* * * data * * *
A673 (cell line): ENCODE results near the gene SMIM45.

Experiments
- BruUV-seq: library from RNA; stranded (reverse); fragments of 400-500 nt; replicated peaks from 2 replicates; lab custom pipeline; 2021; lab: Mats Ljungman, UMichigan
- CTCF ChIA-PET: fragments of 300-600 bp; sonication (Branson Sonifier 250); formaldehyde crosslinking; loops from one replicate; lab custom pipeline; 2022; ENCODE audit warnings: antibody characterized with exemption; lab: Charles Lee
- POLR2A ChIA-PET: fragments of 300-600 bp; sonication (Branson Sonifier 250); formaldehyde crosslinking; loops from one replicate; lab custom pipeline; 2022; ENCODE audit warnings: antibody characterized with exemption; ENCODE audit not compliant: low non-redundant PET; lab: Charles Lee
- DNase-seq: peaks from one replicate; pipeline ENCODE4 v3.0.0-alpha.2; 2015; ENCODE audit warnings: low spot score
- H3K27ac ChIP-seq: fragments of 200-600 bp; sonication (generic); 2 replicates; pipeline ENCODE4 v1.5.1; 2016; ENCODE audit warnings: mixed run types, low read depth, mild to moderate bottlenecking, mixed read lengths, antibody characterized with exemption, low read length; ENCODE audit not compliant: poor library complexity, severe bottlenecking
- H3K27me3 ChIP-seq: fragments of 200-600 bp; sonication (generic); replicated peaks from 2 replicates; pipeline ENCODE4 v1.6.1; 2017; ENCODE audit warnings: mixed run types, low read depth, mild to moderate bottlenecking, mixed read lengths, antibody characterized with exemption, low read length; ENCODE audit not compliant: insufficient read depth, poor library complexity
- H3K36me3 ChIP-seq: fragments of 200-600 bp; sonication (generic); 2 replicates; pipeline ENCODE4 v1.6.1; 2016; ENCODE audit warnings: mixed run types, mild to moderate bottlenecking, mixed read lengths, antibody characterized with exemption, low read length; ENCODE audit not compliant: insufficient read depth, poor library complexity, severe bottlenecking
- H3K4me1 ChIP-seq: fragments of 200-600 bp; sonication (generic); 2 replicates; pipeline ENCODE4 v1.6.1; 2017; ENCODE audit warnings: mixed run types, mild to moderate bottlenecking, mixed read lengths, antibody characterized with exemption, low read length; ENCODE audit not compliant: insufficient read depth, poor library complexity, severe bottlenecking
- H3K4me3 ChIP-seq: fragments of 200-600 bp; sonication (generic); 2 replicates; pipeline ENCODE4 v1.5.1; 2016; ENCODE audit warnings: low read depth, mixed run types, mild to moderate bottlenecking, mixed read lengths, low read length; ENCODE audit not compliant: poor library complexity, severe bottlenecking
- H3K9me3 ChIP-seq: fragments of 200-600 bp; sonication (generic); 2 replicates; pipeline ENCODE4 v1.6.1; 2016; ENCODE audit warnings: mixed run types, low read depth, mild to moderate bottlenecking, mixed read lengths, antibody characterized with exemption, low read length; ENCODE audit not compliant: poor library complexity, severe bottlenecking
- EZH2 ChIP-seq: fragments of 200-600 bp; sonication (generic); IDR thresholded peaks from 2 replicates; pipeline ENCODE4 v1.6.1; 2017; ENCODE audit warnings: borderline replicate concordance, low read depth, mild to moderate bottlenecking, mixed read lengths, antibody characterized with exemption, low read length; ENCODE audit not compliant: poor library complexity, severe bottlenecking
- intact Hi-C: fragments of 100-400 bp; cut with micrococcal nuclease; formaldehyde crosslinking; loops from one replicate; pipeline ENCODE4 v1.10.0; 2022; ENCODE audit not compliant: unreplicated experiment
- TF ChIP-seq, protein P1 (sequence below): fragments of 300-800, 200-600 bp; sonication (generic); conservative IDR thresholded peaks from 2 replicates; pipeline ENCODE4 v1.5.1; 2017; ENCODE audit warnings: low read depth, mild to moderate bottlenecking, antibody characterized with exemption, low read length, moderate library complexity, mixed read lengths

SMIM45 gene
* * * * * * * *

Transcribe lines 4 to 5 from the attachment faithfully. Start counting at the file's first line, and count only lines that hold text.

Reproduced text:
- CTCF ChIA-PET: fragments of 300-600 bp; sonication (Branson Sonifier 250); formaldehyde crosslinking; loops from one replicate; lab custom pipeline; 2022; ENCODE audit warnings: antibody characterized with exemption; lab: Charles Lee
- POLR2A ChIA-PET: fragments of 300-600 bp; sonication (Branson Sonifier 250); formaldehyde crosslinking; loops from one replicate; lab custom pipeline; 2022; ENCODE audit warnings: antibody characterized with exemption; ENCODE audit not compliant: low non-redundant PET; lab: Charles Lee